The CTDPA will provide businesses with an initial 60-day right to cure alleged non-compliance before the attorney general may pursue enforcement actions.  However, the right to a cure period under the CTDPA will sunset after 18 months (ending on December 31, 2024).  Colorado law also sunsets the right to a cure period on the same timeline as Connecticut.  California law, which provides a 30-day cure period before possible regulator enforcement, will no longer guarantee an opportunity to cure once the CPRA takes effect on January 1, 2023. This means that regulators in California, Colorado, and Connecticut will be able to more easily undertake multi-state enforcement actions against businesses that violate comparable provisions of the three states’ laws. 

No Rulemaking Process, Privacy Working Group

The CTDPA does not authorize regulatory rulemaking.  This means that unlike the CPRA and CPA, which will both be reviewed, modified, and clarified through administrative rulemaking, the CTDPA will remain as-drafted unless and until the legislature adopts, and the governor signs, amendments to the law.  Meanwhile, the CTDPA establishes a privacy working group that must study certain topics concerning data privacy and issue a report of its findings and recommendations to the legislature by January 1, 2023.  This is a very short window of time for the working group to be appointed, convene itself, identify key topics, study those topics, and issue recommendations.  The working group will comprise representatives from industry, academia, consumer advocacy groups, small and large companies, the office of the Attorney General, and attorneys with experience in privacy law.

Action Items for Businesses

The CTDPA continues a broadening trend of U.S. states enacting their own comprehensive privacy laws.  This dynamic is unlikely to change any time soon, and more states will likely follow Connecticut, Utah, Colorado, Virginia, and California – sooner rather than later. Though no two state laws are the same, it is possible to craft a U.S. privacy compliance program in a streamlined manner that is principles-based and will be adaptable if (or more likely, when) more states follow suit.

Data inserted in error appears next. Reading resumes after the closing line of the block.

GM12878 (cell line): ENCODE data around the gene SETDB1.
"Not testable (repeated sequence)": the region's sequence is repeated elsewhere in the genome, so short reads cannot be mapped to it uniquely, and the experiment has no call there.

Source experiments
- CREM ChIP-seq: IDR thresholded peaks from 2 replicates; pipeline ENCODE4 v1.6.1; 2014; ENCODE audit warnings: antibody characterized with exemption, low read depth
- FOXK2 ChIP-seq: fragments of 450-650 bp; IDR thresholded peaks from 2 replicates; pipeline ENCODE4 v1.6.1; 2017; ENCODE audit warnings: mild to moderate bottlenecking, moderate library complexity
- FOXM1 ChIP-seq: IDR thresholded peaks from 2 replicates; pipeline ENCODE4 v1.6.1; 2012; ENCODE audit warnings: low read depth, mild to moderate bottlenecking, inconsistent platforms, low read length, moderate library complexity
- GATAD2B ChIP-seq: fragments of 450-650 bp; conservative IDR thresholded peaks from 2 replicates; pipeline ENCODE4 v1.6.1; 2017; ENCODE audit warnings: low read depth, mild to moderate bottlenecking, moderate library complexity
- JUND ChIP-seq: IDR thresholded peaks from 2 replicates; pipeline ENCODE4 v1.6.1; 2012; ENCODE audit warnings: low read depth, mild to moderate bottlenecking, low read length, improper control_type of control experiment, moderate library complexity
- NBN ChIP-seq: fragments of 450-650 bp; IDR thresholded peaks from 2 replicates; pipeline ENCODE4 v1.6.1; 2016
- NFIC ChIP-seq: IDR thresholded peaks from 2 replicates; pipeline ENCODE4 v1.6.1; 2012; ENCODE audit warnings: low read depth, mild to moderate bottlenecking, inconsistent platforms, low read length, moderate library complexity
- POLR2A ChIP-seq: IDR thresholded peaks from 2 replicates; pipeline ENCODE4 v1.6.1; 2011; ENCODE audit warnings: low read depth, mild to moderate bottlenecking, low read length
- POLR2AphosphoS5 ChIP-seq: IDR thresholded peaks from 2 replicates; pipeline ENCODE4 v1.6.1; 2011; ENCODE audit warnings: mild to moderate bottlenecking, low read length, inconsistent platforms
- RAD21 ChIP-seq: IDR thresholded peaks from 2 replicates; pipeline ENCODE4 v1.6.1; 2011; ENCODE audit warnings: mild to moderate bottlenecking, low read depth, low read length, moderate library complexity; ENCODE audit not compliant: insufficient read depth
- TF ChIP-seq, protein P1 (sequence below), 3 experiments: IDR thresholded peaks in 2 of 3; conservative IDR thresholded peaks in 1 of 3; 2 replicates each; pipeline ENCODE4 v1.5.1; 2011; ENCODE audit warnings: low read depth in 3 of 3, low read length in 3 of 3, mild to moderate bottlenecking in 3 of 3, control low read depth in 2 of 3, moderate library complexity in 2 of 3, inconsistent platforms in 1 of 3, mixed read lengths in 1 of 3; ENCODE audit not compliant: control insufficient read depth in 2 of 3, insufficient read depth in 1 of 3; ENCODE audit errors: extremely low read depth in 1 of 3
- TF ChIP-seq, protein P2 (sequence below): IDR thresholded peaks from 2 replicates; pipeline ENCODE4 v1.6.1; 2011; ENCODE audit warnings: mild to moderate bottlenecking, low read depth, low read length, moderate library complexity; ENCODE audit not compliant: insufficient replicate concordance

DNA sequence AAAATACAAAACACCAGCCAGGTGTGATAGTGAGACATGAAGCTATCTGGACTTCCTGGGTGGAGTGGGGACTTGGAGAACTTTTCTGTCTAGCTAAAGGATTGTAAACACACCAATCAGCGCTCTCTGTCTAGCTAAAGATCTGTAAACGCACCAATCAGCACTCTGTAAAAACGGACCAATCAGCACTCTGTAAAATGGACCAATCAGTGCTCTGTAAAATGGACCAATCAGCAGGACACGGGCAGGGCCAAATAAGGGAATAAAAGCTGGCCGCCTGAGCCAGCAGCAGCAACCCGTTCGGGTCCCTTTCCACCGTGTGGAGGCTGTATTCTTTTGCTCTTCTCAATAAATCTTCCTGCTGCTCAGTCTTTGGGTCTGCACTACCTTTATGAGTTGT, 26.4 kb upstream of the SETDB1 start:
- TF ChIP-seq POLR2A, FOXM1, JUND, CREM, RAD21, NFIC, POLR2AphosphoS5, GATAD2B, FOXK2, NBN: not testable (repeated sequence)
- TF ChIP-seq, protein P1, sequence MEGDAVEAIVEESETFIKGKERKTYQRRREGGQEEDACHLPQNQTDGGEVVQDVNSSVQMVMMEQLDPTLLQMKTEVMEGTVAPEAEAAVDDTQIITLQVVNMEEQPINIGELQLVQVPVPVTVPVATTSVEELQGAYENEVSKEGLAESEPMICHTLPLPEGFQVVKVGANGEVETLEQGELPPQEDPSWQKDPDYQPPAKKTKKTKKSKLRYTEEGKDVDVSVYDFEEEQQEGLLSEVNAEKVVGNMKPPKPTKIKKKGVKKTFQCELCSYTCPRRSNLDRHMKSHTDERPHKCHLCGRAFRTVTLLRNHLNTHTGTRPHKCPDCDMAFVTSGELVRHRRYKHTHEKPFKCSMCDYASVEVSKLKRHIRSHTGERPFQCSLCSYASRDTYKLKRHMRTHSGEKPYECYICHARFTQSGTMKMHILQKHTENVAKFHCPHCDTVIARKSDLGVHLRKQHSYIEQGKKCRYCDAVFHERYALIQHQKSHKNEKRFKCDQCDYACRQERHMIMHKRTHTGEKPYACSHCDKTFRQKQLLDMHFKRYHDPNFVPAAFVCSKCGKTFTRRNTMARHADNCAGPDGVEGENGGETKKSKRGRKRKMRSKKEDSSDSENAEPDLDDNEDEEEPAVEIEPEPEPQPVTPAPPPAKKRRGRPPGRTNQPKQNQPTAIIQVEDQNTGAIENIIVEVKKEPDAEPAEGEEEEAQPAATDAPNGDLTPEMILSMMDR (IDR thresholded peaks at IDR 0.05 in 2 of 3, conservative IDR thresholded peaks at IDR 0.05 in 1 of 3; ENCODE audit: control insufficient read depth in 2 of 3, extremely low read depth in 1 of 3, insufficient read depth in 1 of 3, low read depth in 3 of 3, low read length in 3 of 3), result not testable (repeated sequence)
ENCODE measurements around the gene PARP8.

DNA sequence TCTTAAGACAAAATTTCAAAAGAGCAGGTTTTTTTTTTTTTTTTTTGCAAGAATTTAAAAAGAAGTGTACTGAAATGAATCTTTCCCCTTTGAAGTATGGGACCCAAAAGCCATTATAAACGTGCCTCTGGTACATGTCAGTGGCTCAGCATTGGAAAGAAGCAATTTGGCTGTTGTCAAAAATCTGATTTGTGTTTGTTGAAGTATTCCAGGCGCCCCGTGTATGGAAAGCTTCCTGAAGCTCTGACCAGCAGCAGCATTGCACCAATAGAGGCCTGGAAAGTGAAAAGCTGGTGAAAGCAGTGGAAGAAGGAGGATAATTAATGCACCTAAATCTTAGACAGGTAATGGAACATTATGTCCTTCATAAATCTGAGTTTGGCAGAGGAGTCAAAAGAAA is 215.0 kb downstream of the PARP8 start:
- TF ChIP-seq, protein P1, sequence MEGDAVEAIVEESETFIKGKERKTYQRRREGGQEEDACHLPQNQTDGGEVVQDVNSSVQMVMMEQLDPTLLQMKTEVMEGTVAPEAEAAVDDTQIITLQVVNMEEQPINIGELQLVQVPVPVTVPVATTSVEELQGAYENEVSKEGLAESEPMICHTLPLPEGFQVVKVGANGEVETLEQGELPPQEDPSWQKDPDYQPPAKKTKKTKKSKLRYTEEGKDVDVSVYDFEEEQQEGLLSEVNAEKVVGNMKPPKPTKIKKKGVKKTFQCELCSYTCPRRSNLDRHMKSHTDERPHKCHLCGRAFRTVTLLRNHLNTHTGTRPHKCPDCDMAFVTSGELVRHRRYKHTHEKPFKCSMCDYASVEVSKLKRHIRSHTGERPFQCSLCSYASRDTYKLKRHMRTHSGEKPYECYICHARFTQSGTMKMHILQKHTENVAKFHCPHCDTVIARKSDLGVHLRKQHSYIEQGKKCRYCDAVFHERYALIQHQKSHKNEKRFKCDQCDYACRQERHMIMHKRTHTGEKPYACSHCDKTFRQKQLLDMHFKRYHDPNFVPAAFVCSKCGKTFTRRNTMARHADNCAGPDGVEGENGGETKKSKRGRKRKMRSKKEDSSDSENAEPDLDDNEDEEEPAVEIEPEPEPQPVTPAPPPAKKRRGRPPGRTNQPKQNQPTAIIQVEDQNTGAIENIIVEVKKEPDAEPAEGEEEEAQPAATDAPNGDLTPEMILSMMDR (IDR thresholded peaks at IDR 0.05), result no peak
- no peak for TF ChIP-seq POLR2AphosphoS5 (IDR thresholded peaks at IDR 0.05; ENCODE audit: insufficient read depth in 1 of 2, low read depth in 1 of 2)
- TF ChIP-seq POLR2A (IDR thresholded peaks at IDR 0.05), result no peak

As we have noted in past guidance, in order to prepare for 2023 and beyond, we recommend that businesses: 

  • Conduct a privacy compliance assessment, mapping the privacy controls to the requirements in the different state laws and to a principles-based privacy framework;
  • Review (or undertake) data mapping exercises, being sure to reflect applicable data handling practices that capture the key definitions under these new laws (e.g., sensitive data), categories of personal data, sources of data, use cases, and recipients of data;
  • Ensure personal data is protected by physical, technical, and administrative safeguards appropriate to the nature of the data and the potential risks and prepare a written cybersecurity program;
  • Review and update privacy notices now, and implement a process for annual reviews thereafter. As part of the privacy notices and data mapping, businesses should put in place a data retention schedule that is compliant with state privacy laws;
  • Assess the effectiveness of existing processes for receiving, verifying, and responding to consumer requests made pursuant to state privacy laws;
  • Review and update template agreements (such as data processing agreements with vendors that will process personal data), and ensure that vendor questionnaires adequately assess the security standards of vendors; and
  • Assess whether any activities of the business constitute “sales” or “targeted advertising” and ensure that there are easy-to-use opt-out mechanisms where applicable.